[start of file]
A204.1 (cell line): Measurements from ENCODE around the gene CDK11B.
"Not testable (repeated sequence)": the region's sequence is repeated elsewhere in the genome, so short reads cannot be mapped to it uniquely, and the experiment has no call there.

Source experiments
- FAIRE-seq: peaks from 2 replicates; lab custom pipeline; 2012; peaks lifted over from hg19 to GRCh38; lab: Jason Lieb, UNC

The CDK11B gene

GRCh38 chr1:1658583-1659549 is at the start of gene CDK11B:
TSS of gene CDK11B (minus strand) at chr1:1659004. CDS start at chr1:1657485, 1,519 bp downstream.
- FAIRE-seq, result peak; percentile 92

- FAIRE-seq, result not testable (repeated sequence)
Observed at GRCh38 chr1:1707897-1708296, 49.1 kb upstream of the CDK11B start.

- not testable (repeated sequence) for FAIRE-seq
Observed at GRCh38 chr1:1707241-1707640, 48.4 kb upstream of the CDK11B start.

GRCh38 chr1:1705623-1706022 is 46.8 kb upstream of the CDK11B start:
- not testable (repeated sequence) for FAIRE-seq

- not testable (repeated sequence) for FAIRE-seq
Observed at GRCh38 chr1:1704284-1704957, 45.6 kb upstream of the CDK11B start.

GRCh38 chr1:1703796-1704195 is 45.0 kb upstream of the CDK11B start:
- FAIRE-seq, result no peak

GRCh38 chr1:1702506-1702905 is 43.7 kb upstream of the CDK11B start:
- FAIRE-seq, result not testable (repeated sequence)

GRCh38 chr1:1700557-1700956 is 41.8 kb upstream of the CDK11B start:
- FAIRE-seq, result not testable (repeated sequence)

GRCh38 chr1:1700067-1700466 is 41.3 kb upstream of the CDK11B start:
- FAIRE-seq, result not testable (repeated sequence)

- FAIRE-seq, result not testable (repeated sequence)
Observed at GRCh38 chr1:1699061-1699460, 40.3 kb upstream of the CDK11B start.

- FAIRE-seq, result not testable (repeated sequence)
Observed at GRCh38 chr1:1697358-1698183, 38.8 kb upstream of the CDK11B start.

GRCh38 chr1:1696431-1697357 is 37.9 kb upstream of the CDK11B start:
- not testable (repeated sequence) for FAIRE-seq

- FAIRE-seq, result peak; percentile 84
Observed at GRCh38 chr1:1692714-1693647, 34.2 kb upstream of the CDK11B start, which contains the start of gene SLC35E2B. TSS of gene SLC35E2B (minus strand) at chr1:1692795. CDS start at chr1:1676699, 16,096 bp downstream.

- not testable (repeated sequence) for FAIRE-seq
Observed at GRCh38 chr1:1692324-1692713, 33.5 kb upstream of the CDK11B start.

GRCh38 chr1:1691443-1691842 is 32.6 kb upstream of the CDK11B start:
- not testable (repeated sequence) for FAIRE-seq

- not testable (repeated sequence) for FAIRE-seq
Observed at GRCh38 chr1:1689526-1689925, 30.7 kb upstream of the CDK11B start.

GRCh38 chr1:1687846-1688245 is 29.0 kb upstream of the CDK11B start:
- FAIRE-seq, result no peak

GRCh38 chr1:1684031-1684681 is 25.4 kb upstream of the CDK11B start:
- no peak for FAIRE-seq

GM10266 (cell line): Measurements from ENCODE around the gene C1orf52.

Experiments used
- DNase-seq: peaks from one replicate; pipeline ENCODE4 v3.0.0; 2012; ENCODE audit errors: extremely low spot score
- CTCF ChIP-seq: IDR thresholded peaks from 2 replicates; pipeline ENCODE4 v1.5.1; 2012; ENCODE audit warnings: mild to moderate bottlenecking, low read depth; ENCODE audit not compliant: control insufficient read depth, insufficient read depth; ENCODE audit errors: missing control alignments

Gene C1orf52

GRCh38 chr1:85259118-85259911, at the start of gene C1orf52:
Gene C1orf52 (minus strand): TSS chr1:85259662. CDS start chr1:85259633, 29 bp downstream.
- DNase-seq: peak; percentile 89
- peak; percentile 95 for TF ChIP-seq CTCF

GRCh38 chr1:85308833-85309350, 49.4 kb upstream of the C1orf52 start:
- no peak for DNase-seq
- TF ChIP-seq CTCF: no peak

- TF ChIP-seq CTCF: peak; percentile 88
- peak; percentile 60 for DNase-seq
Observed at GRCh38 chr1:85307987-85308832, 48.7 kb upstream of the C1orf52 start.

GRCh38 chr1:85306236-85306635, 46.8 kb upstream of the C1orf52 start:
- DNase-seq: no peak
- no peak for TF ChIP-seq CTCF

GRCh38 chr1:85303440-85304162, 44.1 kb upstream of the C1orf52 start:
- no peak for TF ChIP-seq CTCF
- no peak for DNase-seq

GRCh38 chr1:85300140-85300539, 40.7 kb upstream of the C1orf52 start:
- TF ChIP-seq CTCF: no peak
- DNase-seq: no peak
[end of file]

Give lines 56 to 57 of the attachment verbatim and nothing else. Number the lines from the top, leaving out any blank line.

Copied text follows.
- peak; percentile 60 for DNase-seq
Observed at GRCh38 chr1:85307987-85308832, 48.7 kb upstream of the C1orf52 start.